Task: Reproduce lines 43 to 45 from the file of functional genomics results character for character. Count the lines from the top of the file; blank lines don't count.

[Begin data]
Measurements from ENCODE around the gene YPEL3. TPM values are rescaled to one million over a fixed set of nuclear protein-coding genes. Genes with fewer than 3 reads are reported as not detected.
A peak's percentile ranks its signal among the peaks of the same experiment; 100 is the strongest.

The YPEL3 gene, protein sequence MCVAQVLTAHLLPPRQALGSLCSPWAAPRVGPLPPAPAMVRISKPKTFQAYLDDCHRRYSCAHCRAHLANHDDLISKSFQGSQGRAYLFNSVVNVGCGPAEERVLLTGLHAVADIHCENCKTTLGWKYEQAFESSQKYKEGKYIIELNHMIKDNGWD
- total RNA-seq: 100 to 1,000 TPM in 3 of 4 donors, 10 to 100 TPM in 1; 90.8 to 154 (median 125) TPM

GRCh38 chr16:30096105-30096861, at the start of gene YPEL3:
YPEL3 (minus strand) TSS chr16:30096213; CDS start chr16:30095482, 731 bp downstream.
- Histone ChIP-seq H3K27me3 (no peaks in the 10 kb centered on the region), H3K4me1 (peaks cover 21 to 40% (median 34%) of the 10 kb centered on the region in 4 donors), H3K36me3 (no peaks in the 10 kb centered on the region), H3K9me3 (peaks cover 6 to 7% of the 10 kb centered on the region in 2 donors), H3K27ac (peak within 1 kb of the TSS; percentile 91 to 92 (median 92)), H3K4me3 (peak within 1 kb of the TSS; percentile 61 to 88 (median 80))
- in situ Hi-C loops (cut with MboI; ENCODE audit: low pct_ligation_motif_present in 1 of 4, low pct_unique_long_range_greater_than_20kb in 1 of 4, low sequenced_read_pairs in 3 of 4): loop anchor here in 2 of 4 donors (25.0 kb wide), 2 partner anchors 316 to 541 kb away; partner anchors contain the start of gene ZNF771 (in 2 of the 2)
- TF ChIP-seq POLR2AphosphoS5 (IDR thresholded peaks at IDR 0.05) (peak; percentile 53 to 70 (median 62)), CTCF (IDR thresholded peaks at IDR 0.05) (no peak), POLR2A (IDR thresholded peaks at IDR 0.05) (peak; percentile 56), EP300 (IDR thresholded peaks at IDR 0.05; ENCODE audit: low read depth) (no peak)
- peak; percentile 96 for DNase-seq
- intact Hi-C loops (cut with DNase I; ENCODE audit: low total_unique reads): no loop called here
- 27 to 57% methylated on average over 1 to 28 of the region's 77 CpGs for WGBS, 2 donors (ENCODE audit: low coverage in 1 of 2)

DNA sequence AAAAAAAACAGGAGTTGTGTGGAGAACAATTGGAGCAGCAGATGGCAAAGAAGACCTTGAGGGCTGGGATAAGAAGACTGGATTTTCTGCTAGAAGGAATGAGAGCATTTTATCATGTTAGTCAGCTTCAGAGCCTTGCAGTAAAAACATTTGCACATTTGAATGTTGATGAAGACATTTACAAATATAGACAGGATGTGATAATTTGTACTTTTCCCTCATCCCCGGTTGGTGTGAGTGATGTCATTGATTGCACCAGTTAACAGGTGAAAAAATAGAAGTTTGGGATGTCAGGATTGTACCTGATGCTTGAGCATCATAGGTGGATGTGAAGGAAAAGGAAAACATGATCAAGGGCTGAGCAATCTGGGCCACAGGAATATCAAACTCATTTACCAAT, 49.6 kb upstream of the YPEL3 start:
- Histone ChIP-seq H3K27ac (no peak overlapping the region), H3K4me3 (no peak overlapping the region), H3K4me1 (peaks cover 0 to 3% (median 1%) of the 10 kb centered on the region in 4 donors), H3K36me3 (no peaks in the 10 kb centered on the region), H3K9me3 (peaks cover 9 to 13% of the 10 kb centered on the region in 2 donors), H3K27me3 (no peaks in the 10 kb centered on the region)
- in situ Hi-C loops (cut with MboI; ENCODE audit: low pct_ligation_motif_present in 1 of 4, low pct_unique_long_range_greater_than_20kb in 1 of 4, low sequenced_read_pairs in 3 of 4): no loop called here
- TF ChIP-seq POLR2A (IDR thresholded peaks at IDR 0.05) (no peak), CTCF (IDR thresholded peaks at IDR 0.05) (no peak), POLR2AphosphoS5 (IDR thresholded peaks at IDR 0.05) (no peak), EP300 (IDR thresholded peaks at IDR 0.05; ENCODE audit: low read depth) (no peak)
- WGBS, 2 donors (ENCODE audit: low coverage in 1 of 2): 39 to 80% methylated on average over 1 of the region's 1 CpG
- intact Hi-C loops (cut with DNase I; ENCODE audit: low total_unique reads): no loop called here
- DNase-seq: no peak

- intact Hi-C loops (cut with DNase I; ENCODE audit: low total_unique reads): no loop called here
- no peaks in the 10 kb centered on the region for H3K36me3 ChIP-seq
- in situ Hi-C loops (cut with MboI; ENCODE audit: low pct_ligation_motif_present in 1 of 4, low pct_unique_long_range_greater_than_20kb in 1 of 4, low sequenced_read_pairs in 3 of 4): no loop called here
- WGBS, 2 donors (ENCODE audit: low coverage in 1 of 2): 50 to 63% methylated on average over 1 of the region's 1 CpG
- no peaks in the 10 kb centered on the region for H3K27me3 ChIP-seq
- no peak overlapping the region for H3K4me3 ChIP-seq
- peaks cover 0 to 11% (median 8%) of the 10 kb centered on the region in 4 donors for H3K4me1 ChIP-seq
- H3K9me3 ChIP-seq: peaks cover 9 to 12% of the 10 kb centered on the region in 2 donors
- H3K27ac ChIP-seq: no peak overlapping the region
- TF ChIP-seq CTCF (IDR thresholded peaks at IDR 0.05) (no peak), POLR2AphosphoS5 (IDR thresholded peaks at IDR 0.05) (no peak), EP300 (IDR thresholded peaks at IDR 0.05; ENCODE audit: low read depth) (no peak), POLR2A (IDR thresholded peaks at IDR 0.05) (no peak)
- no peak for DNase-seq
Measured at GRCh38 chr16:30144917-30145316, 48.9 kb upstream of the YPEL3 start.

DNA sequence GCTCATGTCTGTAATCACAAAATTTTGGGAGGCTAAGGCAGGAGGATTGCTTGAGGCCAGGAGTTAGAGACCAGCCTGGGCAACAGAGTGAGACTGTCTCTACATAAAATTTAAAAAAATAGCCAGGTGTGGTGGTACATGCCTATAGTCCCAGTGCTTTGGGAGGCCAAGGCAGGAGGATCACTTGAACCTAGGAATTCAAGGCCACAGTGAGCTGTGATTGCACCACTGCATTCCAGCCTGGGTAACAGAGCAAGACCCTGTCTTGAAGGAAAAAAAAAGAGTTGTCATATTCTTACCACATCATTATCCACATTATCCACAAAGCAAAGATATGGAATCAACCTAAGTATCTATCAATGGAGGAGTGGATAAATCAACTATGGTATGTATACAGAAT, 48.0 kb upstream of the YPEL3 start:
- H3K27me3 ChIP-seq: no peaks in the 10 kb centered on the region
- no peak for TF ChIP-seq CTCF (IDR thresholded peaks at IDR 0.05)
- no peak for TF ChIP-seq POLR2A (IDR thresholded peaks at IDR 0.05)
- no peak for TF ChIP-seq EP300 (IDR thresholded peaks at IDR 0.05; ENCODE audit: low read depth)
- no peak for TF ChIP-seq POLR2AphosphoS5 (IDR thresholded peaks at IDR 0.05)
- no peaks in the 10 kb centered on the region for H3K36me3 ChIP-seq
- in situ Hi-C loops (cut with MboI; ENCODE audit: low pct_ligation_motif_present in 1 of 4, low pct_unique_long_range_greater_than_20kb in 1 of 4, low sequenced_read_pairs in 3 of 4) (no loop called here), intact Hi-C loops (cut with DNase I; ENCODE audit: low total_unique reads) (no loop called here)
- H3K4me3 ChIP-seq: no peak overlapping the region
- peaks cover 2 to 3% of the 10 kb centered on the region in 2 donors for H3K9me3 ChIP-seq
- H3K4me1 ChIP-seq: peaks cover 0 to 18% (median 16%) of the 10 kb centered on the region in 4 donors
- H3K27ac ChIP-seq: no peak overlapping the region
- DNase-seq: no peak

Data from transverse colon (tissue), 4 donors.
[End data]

- H3K27ac ChIP-seq: no peak overlapping the region
- DNase-seq: no peak

Data from transverse colon (tissue), 4 donors.